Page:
Ethnic Studies StrikeCasa was conceived in 1969, when there were only 150 Chicano students on campus. During that year, Movimiento Estudiantil Chicano de Aztlán (MEChA) and the Frente Foundation received a $20,000 loan from the Chancellor’s office to recruit Chicano students. Seventy-seven Chicano students enrolled in classes in the fall of 1969. The Chicano-owned student housing project was conceived by the Frente Foundation and three Chicano students: John Gamboa, Robert Apodaca, and Manuel Delgado. Since its establishment, Casa has been devoted to personal, educational, and leadership development opportunities as well as increasing student recruitment and retention, and pride through ownership.

Casa was originally named the La Raza Student Cooperative House. It was located on Durant Avenue and housed 24 Chicano students. After four years, the property was sold and the house had to relocate to its current location, where it served 40 students. The house was renamed Chicano Student Cooperative Housing, and many years later it was renamed again to honor Joaquin Murrieta as a “Robin Hood,” and not a bandit as depicted in history textbooks.Casa First Retreat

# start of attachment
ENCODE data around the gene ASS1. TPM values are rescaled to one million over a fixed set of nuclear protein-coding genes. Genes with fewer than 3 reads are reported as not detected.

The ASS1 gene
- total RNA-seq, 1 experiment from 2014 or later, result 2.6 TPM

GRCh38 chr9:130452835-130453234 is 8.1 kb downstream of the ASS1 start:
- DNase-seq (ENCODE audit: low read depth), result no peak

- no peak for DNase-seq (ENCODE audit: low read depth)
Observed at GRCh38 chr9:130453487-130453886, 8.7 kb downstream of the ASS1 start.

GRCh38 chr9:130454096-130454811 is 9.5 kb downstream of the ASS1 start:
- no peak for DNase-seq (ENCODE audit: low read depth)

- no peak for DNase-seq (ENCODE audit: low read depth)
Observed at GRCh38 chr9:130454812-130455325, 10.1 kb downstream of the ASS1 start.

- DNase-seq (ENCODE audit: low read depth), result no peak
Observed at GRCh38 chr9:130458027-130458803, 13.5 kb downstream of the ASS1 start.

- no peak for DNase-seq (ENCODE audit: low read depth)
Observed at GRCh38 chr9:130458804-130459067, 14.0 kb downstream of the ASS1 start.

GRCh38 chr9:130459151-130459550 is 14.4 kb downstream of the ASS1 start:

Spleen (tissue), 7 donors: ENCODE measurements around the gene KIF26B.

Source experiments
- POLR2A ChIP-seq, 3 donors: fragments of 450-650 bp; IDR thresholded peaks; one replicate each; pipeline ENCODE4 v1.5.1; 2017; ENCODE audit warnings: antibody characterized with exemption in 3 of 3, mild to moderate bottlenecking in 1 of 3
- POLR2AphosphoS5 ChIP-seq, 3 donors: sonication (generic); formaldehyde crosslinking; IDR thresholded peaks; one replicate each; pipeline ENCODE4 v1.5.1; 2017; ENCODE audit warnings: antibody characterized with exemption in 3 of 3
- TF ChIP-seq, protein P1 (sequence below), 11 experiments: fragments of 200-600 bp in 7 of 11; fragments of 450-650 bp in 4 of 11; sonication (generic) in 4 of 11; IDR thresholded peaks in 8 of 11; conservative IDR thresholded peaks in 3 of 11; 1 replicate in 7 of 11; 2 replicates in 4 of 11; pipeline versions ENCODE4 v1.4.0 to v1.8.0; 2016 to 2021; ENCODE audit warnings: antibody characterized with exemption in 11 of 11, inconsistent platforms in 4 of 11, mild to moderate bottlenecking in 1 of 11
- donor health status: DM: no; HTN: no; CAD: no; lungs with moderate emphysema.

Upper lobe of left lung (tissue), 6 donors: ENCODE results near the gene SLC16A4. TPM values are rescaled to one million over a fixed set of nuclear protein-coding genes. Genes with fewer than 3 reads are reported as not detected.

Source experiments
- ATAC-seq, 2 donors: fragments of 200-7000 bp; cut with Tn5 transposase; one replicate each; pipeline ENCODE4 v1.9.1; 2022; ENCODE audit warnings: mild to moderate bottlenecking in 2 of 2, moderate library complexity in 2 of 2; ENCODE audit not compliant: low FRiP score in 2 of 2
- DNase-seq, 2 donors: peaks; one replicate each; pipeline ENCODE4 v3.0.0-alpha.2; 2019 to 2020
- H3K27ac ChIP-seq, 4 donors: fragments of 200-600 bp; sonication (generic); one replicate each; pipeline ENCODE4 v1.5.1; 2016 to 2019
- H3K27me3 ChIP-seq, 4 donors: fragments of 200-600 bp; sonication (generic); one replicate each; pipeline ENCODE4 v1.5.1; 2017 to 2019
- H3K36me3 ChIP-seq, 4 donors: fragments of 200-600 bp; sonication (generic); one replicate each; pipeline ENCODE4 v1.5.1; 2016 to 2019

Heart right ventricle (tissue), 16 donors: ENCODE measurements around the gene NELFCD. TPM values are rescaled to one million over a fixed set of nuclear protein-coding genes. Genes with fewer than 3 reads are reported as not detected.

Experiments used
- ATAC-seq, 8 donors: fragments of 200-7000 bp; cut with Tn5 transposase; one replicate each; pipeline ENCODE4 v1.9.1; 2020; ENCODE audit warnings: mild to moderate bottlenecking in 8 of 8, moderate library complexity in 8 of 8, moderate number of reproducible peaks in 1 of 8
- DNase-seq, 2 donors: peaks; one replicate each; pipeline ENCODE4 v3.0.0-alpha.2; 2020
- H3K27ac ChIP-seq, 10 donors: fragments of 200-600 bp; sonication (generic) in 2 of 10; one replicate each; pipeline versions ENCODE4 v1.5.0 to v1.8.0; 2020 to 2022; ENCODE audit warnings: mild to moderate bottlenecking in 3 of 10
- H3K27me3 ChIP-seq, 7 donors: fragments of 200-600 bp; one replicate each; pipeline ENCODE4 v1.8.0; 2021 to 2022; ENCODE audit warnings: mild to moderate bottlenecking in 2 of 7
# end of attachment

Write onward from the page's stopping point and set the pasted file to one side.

Casa made history through its involvement on campus and within the community as headquarters for student strikes and social justice efforts. Casa was and continues to be a home away from home that continues to serve low-income, first-generation students.

In 2004, the Greenlining Institute acquired Casa, integrating it as a part of its Leadership Academy. Since then, Casa has become a multi-ethnic residential leadership program serving over 30 UC Berkeley students in any given year. It provides community building, academic support, and leadership development through mentorship and professional skills workshops.

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